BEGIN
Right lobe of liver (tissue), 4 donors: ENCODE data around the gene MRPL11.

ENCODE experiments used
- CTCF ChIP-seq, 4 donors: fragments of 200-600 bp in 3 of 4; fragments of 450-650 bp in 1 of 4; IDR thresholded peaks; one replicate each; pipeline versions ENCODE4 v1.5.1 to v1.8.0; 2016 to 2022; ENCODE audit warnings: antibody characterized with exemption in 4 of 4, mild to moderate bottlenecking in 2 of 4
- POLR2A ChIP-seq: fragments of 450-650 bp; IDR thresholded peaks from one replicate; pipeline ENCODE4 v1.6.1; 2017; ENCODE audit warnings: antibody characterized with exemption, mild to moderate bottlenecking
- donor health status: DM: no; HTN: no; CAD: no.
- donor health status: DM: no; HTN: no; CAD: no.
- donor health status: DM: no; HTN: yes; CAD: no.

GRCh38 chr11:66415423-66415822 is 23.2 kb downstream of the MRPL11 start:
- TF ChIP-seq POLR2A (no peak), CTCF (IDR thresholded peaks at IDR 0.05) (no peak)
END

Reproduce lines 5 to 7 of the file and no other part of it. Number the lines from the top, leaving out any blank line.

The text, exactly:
- donor health status: DM: no; HTN: no; CAD: no.
- donor health status: DM: no; HTN: no; CAD: no.
- donor health status: DM: no; HTN: yes; CAD: no.